I built this model of the TB-3 many years ago but it is sadly no longer in my possession. It went into the modelling graveyard in the sky, i.e. my loft, and ended up damaged and then passed away forever. All I have left are these photos two of which I took in my backyard. I had to lie on the ground to get the whole thing in focus a feat I wouldn’t dare these days!
I think the main reason I let her go is that I was never entirely satisfied with the finished kit wing, which was a nightmare to assemble.
However, I felt it deserved an honourable mention as it is such an interesting and unusual subject and also an important part of aviation history. After all, it was the world’s first cantilever wing four-engine heavy bomber.
It also ties in with my little I-16 fighter as you will see below.
In the early days of my modelling career, I had a tendency to be carried away by size and this aircraft is a good example of it! The fact that the subject was Soviet and the kit manufactured in Ukraine might also just have pulled at the heartstrings a tad! A case of the heart ruling the head as usual.
Nowadays, I have learned that size is not everything and to make sure I have the requisite display space!
They say that when it came to aircraft design, Stalin was always impressed by two things, speed and size, and the TB-3 certainly fit the bill in regard to the latter.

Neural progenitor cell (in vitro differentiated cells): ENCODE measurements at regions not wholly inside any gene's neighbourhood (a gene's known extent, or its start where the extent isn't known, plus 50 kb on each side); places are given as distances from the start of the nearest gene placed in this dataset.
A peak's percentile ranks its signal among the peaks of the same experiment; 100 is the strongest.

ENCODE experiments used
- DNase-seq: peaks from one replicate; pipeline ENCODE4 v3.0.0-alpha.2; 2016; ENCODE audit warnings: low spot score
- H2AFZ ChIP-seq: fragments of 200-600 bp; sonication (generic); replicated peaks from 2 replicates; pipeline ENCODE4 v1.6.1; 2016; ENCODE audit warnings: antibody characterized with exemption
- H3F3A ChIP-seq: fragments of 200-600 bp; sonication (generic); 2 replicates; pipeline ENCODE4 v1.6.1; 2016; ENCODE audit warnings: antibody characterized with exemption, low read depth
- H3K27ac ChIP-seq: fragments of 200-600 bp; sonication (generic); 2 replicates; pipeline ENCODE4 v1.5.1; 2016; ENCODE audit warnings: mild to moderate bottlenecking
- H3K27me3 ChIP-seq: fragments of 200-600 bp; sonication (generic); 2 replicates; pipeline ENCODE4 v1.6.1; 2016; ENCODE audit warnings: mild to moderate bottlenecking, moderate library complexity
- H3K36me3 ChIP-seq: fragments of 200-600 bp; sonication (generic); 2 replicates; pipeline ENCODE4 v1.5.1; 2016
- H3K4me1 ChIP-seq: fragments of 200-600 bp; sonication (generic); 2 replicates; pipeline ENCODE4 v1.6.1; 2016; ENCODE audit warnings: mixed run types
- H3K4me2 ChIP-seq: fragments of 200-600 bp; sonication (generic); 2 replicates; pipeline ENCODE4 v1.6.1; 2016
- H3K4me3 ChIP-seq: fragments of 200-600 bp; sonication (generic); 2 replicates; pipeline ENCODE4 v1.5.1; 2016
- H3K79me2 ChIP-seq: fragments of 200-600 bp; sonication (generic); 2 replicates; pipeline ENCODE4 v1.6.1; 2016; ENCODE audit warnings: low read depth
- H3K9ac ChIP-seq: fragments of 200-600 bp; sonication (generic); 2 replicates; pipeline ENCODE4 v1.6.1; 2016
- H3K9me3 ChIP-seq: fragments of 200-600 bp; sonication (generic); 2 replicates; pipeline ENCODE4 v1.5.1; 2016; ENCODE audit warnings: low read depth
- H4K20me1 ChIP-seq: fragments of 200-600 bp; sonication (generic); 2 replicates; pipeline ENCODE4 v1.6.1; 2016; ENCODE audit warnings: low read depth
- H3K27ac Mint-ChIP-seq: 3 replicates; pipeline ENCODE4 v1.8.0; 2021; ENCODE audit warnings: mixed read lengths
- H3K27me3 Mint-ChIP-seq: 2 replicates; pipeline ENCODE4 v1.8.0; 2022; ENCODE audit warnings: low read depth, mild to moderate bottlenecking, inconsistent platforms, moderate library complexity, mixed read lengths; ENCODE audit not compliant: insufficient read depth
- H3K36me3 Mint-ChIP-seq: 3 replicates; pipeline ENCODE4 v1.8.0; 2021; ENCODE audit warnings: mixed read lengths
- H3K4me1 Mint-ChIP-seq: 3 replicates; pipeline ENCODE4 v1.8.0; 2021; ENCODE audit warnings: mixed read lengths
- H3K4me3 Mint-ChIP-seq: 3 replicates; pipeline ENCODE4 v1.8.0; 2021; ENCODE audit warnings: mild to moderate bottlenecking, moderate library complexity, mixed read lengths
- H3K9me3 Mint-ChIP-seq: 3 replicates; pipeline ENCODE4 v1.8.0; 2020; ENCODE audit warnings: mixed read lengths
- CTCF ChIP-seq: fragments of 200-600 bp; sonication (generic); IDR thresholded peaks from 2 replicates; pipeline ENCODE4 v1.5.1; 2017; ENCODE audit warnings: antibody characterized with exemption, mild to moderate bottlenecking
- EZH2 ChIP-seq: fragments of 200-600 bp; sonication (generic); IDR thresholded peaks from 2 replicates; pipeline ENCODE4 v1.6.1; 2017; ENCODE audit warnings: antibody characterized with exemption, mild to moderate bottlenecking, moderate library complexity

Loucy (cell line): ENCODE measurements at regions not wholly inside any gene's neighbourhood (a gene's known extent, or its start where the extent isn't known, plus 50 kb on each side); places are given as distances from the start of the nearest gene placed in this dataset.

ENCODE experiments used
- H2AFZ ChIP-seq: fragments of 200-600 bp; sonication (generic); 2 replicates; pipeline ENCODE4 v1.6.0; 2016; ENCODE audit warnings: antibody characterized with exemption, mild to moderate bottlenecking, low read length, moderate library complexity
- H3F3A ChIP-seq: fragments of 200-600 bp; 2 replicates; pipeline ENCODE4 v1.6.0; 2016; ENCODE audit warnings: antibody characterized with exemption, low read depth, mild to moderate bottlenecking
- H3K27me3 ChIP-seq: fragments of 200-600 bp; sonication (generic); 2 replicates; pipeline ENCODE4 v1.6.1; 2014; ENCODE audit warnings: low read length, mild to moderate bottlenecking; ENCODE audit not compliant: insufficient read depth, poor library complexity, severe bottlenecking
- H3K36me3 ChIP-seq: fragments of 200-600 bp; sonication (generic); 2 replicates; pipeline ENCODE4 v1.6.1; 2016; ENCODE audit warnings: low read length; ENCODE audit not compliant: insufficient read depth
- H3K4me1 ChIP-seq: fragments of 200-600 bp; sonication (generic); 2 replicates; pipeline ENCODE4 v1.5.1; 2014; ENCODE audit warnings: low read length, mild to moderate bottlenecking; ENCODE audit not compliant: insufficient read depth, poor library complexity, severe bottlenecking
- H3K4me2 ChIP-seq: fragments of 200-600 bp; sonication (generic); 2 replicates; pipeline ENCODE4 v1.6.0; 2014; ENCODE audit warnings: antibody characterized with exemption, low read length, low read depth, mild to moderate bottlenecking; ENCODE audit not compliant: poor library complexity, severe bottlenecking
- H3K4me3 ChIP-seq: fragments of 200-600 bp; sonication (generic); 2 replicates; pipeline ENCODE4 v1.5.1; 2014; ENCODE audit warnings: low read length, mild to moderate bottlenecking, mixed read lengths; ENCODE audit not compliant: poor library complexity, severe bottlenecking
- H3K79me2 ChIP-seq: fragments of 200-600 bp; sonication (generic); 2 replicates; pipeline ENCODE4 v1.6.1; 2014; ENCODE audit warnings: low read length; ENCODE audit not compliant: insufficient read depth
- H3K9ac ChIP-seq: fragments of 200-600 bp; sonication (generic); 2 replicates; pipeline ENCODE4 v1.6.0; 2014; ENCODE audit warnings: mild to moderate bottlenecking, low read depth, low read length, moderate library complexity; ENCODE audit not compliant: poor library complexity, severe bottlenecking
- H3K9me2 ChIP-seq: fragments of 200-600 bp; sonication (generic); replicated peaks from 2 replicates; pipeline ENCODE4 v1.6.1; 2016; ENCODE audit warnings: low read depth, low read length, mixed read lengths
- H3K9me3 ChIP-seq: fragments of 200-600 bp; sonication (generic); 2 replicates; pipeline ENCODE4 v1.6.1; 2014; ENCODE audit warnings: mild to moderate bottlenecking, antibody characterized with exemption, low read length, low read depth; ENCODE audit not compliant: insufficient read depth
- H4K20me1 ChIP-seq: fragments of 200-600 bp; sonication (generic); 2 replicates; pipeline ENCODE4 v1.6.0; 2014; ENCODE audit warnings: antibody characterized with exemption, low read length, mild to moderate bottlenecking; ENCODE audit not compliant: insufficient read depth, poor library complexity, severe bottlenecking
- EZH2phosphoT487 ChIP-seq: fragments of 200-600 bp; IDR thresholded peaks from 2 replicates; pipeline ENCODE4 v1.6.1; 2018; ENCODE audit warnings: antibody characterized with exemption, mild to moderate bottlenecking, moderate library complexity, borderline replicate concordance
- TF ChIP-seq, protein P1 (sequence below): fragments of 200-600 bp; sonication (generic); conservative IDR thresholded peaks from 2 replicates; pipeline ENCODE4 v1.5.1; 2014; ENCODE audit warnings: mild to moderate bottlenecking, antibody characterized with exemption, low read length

The kit was manufactured by ICM of Ukraine and as I recall was an absolute pig to build!
To tackle this bizarre Tupolev Titan, looks like a boat with wings stuck on, you almost needed a degree in engineering. The carcass of the beast is chock full of bulkheads, spars and formers. Unfortunately, nothing seemed to fit, the plastic was horrendous, parts were warped, location devices missing and the instructions vague and confusing!
The most frustrating part of the build was trying to get the two wing halves to close on top of the internal spars. In the end there must have been a 5 mm gap at least between them which I was only able to overcome using clamps, packets of super-glue and brute strength!
The wing surfaces were heavily corrugated and made for an interesting feature but also made it virtually impossible to sand and file!
And now for some history of this brute.
“The 1930s was a period of rapid development of aviation in the USSR. Air parades, films about hero pilots, the opening of air schools throughout the country, the establishment of new records for altitude, speed and flight range – aviation had become a real cult for the young Land of Soviets. The heavy bomber TB-3 (or as it was also called ANT-6) is a real symbol of that era. Not a single air parade could do without this giant and there are many records on the TB-3 account, this plane landed on drifting ice floes and participated in the war in Spain”. (From MilitaryArms. RU)
Despite its ungainly looks, when Tupolev’s heavy four-engined bomber ANT-6, later designated TB-3, first appeared it was considered the pinnacle of aviation design- very hard to believe now! Many of the technical solutions employed during its construction would determine the development of heavy aviation for decades to come.